Gina Peiffer has helped hundreds of people into homes, out of a makeshift office in her modest rental home.
The 53-year-old says that she always had a soft spot for "bringing home the strays", so it was no surprise when she and her husband set up local charity Love Soup Rotorua.
The charity started three years ago feeding homeless a dinner every night, and it's all done for love, because there's a need.
"I just don't get it - when do people stop caring about people?" Gina says.
In the last 18 months they have adapted to their client's changing needs.
"People started coming to us and saying, 'do you have sleeping bags, do you have blankets, do you have clothes', and finally one of them came to us and said, 'Can you get me a house?'"
Rotorua now has the second-highest rate of homelessness in the country, and Gina says what's happening here is a direct result of Auckland's over-heated property market.
"You can get 1.5 times what your house is worth, the Auckland buyers are coming and buying those houses and not returning them to the rental market, they're living in them, so that stock of rental housing we had is diminished by quite a lot."
Gina believes there is a real shortage of emergency housing currently in Rotorua.
Associate Minister of Social Housing Alfred Ngaro says his team in Rotorua are working hard to open up more housing.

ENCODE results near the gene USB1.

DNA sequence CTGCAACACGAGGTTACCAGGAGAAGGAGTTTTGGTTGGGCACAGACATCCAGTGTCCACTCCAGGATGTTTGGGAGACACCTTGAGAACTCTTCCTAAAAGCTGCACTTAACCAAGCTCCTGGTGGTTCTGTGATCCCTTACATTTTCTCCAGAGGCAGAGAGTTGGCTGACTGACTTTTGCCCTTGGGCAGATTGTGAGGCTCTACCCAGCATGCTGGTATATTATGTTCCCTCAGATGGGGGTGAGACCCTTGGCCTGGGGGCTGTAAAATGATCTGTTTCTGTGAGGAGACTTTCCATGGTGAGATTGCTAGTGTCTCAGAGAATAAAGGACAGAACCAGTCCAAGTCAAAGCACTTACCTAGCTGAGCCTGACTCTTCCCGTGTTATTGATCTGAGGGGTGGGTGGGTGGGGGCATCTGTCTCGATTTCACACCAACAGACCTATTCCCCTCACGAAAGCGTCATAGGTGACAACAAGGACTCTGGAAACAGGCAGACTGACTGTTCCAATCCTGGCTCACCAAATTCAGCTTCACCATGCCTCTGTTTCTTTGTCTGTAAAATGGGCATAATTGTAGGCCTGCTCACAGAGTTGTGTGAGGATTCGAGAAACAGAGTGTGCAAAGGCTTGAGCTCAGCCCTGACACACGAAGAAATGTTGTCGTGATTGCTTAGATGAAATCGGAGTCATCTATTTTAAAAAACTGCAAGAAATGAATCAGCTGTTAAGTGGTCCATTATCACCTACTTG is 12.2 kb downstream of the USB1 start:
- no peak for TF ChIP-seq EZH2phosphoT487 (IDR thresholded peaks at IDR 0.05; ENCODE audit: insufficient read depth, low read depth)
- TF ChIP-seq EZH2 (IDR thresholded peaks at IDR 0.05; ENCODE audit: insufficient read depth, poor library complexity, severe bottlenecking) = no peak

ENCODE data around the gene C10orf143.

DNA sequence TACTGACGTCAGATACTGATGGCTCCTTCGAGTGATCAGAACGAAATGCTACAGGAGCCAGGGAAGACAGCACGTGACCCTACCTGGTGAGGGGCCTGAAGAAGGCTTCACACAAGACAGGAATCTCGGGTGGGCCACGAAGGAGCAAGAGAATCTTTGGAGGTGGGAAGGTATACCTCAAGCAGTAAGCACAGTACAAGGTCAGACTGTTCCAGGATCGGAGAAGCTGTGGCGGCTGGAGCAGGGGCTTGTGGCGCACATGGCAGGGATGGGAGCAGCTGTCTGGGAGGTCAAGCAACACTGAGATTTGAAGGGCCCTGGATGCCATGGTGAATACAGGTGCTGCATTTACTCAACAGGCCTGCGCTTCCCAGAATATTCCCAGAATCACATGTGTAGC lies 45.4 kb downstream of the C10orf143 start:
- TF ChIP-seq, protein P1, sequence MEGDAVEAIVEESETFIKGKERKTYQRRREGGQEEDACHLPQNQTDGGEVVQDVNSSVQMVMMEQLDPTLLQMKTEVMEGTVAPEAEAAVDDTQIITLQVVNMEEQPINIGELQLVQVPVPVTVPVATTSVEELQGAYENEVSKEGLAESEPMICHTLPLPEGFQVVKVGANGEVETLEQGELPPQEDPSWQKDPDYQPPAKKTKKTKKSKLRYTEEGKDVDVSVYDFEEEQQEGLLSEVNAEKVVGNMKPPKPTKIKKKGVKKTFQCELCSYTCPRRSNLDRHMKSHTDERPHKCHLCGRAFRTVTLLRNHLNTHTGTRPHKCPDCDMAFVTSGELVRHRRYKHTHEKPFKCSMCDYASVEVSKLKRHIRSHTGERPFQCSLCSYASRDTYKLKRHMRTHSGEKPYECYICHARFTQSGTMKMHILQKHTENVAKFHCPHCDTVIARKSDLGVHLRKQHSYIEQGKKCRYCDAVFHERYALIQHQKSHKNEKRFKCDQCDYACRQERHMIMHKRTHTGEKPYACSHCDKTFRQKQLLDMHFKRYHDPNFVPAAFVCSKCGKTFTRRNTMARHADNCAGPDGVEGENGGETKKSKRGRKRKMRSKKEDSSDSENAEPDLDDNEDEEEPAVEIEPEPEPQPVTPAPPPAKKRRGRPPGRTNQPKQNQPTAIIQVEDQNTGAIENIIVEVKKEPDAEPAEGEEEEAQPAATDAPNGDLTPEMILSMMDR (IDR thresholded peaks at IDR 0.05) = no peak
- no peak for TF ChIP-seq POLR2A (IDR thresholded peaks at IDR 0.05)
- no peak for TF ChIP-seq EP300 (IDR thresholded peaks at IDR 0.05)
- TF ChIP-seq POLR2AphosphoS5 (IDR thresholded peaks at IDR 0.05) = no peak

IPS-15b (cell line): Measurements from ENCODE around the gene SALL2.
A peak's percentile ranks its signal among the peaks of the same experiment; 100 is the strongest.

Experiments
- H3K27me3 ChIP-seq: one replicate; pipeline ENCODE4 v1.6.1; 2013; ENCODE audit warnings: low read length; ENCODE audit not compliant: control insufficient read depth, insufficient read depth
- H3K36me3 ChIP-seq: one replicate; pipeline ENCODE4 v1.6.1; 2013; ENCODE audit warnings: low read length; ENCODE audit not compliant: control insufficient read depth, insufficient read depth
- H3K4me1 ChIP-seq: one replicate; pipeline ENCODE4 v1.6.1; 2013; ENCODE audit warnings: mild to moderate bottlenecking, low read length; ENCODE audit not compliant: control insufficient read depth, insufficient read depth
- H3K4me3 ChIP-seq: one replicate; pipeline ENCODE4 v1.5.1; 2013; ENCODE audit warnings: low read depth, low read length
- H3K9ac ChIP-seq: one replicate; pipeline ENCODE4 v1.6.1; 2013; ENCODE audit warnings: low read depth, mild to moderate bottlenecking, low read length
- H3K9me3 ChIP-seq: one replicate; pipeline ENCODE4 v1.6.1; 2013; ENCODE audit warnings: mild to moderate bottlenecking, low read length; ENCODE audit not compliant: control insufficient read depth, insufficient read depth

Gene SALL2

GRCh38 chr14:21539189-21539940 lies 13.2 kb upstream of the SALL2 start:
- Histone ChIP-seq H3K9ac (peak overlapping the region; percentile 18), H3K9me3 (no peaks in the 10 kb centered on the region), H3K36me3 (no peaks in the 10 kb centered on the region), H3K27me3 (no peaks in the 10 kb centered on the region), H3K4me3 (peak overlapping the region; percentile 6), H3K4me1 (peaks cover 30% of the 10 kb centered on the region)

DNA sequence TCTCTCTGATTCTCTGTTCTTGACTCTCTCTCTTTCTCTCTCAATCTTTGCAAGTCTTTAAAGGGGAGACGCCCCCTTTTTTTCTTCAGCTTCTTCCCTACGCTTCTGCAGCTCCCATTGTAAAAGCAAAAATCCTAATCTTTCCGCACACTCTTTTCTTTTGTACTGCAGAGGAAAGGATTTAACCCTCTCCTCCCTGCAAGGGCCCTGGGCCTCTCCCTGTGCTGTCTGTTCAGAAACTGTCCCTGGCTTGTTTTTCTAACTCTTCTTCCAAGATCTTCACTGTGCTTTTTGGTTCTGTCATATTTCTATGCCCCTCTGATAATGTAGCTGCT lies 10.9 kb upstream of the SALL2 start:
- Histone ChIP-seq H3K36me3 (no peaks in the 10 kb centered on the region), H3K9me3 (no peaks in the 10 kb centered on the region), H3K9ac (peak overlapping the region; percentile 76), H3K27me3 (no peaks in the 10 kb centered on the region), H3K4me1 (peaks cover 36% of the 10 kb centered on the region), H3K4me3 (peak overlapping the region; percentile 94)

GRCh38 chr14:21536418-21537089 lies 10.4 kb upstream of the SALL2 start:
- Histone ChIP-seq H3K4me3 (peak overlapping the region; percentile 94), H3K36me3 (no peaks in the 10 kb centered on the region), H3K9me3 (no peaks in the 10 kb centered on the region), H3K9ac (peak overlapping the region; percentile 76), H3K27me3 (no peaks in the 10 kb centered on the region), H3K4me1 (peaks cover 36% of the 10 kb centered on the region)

"We've got 37 places we want to bring online, at the moment there are seven, existing transitional, emergency housing that are there," says Mr Ngaro.
At the end of 2016 there were 87 applications for people needing social housing in Rotorua. Out of those, only 11 stated that they were homeless.
Love Soup Rotorua boasts a 98 percent success rate in finding homes for those who have fallen through the cracks.
"I can pull out all the files of the people we've housed in the last year and a half and it's over 100," says Gina. "The files I've got for people that we've housed for this year alone, that's well over 20 already."
Patrick Perston was living in a car after he lost his job and his relationship ended. With Gina's help, they found him a two-bedroom unit - and it's changed his life.
"I can pull out all the files of the people we've housed in the last year and a half and it's over 100. The files
Gina's fed-up with Government organisations and NGOs who are paid to help vulnerable families not doing their job, relying on unpaid providers to do the work for them.
"They all just sit back and go, 'Do you need help in housing? Go and see Love Soup. You need support with this or advocacy? Go see Love Soup.' Why does it come back on our shoulders? If they want to give me some of their funding, I'm quite happy to take their clients."
But Gina and her husband have decided after they deal with their current clients, they won't be taking on any more homeless clients.
They don't have the resources to cope with the increasing demand for their help.
"What are those agencies doing and what are they providing? Who's going to be there providing for those families? I don't know who's going to help them."